by BK Munn
If you’ve picked up the latest issue of award-winning culture and politics magazine The Walrus, you may have noticed a new comic strip feature about the love lives of Parliament Hill staffers called “Party Lines.” A sort of Adam’s Rib for the millennial set, this tale of political strange bedfellows has a few charms to recommend it. Not the first politically-themed comics feature to appear in the very cartoonist-friendly magazine, what sets this new strip above its predecessors are the names of the creators involved, Jeet Heer and Ethan Rilly. Cartoonist Rilly is familiar to art comics fans for the laser-like wit and linework on display in his Pope Hats comic book series about young lawyers and bohemians on the make in the big city, and as such is an excellent choice to depict the talky, ironic interactions of 20-something politicos in Ottawa. Jeet Heer is also a familiar name, not as a writer of comics but as a writer about comics. For the last two decades, Heer has made his living as a journalist and academic writing seriously about comics and comics creators, past and present (his two most recent books are In Love With Art: Françoise Mouly’s Adventures in Comics with Art Spiegelman, and The Superhero Reader), but until now he has never seemed overly eager to cross the line from critic to creator.
Thus, his new venture has us brimming with questions. How did this gig come about? Why did Heer wait so long to make his debut as a comics writer? How did he luck out and land Ethan Rilly as his partner and what is the strange nature of their collaboration?
Sequential contacted the writer himself for some answers. Here’s Jeet:
“The Walrus wanted to do a monthly strip and asked me to advise them. I suggested a list of cartoonists including Ethan Rilly. During my consulting, I suggested the idea of doing a strip about Ottawa staffers as a way of dealing with politics from a fresh vantage point. Both Rilly & the Walrus then asked me to write the script.”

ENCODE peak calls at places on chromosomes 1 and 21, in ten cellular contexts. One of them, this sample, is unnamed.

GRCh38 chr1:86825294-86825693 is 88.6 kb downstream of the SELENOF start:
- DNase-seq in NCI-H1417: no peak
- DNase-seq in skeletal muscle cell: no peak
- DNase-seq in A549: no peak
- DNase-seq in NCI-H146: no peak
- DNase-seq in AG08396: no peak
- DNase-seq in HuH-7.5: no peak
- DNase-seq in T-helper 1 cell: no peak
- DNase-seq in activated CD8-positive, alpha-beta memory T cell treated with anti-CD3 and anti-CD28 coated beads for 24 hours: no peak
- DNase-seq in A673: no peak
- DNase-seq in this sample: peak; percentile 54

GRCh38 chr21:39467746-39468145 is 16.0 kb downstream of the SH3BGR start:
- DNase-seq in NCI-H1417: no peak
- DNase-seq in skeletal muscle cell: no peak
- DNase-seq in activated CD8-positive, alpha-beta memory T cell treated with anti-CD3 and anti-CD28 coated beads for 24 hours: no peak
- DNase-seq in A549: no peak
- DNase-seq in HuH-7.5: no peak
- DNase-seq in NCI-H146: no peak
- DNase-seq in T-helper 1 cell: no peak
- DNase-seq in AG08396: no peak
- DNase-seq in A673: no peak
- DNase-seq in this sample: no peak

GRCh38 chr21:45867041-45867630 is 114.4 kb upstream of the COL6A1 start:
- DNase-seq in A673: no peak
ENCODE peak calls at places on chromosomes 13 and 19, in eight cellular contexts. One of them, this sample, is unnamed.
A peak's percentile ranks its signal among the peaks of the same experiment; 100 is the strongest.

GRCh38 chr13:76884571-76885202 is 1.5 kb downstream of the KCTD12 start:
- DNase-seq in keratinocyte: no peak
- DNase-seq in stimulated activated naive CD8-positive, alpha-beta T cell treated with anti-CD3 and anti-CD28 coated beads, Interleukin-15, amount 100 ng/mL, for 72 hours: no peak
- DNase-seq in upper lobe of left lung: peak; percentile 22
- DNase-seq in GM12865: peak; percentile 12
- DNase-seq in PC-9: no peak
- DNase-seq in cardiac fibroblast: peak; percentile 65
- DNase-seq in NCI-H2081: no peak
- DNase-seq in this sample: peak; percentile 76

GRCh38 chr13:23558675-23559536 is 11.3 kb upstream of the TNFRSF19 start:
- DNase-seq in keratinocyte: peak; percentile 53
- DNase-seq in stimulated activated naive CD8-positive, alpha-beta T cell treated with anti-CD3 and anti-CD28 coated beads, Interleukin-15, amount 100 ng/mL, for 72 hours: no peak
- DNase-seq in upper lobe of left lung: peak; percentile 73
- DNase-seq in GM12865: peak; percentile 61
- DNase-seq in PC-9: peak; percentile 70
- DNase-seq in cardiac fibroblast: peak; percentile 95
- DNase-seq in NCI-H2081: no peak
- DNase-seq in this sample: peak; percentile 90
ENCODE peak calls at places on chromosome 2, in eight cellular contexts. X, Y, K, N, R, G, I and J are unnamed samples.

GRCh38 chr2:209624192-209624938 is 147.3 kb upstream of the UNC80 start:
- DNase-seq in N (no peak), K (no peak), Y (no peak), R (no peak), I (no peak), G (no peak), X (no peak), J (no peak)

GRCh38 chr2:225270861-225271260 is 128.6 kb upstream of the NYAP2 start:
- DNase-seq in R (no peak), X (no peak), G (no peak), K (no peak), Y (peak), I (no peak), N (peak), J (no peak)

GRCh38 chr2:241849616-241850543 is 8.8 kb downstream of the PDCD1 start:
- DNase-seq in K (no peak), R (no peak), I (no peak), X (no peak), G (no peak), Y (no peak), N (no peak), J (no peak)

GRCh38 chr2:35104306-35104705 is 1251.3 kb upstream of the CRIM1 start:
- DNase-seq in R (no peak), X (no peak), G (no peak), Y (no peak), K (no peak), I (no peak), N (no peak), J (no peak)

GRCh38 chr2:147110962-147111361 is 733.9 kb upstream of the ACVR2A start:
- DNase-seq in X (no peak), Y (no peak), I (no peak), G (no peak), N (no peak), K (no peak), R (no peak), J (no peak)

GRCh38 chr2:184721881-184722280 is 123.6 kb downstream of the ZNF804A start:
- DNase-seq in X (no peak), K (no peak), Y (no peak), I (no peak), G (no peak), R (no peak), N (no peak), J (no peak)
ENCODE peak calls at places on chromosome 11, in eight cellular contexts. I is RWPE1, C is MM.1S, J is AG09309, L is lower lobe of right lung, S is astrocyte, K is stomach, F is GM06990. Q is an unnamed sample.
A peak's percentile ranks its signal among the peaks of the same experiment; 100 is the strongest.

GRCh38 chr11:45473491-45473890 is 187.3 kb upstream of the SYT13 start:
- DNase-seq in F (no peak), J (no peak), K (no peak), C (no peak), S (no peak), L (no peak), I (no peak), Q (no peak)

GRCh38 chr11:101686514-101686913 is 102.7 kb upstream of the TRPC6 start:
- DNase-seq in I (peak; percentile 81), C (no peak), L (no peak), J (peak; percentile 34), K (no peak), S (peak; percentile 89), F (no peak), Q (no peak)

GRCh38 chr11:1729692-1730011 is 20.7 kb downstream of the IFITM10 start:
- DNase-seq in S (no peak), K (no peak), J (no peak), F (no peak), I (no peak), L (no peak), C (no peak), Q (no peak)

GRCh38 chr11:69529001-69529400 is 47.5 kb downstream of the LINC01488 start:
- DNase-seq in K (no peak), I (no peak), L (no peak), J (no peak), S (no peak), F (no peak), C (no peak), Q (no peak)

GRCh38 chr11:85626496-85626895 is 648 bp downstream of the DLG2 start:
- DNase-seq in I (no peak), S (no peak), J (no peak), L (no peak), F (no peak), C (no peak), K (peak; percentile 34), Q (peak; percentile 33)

Ethan and I (and our editors at the Walrus) first brainstorm ideas. I write out a script but have a lot of back and forth with Ethan and the editors. While there is a full script, it’s very much written in collaboration. I don’t want to be the type of Alan Moore figure who micro-manages everything — the ideal is to have an organic integration of words and pictures.
I actually never had ambitions to make comics, and sort of fell into this, although I’m very happy to do it now. I suppose the good thing is that all the cartoonists I’ve criticized over the years can now take pot shots at me. The playing field has been leveled. (I’ll note that another comics critic, Douglas Wolk, is now also writing comics — in his case Judge Dredd. Maybe it’s a trend. I’ll wait for Dan Nadel, Gary Groth and Brad Mackay to do their comics).
The whole experience has been like a dream, perhaps even a Kafka-esque one. ‘One day Jeet Heer woke up and discovered he had turned into Harvey Pekar.’ That’s not so bad, although my nightmare is this: ‘One day Jeet Heer woke up and discovered he had turned into Stan Lee.'”
I’m sure the critics are sharpening their knives, although Jeet’s reputation as a considerate commentator and incessant booster of all things comics makes me wonder if he has anything to fear. The full-page strips, a sample of which you can see above, are scheduled to run in every issue of the magazine and will soon be online. It looks like there may also be a playful social media campaign in the works, with the two main characters Ashley Torrison and Sonia Sodhi already fitted out with Twitter handles.
The magazine is on shelves now and can also be read through digital subscription.